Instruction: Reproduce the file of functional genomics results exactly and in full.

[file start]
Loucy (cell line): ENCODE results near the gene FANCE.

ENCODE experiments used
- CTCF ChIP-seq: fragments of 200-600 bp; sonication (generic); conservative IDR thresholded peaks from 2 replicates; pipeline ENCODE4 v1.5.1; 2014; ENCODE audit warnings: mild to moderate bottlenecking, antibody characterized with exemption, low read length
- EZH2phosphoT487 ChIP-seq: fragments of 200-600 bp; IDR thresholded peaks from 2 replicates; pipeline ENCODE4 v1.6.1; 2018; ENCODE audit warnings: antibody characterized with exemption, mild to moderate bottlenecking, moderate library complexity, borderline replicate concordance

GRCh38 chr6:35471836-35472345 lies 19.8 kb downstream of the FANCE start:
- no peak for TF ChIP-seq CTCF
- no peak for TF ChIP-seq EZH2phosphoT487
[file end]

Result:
Loucy (cell line): ENCODE results near the gene FANCE.

ENCODE experiments used
- CTCF ChIP-seq: fragments of 200-600 bp; sonication (generic); conservative IDR thresholded peaks from 2 replicates; pipeline ENCODE4 v1.5.1; 2014; ENCODE audit warnings: mild to moderate bottlenecking, antibody characterized with exemption, low read length
- EZH2phosphoT487 ChIP-seq: fragments of 200-600 bp; IDR thresholded peaks from 2 replicates; pipeline ENCODE4 v1.6.1; 2018; ENCODE audit warnings: antibody characterized with exemption, mild to moderate bottlenecking, moderate library complexity, borderline replicate concordance

GRCh38 chr6:35471836-35472345 lies 19.8 kb downstream of the FANCE start:
- no peak for TF ChIP-seq CTCF
- no peak for TF ChIP-seq EZH2phosphoT487